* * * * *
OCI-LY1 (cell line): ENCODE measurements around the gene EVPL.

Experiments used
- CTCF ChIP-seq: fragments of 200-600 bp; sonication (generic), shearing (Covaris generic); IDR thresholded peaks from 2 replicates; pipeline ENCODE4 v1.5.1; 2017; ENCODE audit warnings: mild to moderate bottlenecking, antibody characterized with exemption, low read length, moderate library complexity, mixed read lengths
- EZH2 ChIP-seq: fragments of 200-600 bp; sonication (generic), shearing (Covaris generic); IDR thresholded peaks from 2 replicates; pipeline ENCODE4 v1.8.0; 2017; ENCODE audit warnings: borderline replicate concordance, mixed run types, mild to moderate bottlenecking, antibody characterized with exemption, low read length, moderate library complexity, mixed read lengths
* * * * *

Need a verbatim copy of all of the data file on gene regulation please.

OCI-LY1 (cell line): ENCODE measurements around the gene EVPL.

Experiments used
- CTCF ChIP-seq: fragments of 200-600 bp; sonication (generic), shearing (Covaris generic); IDR thresholded peaks from 2 replicates; pipeline ENCODE4 v1.5.1; 2017; ENCODE audit warnings: mild to moderate bottlenecking, antibody characterized with exemption, low read length, moderate library complexity, mixed read lengths
- EZH2 ChIP-seq: fragments of 200-600 bp; sonication (generic), shearing (Covaris generic); IDR thresholded peaks from 2 replicates; pipeline ENCODE4 v1.8.0; 2017; ENCODE audit warnings: borderline replicate concordance, mixed run types, mild to moderate bottlenecking, antibody characterized with exemption, low read length, moderate library complexity, mixed read lengths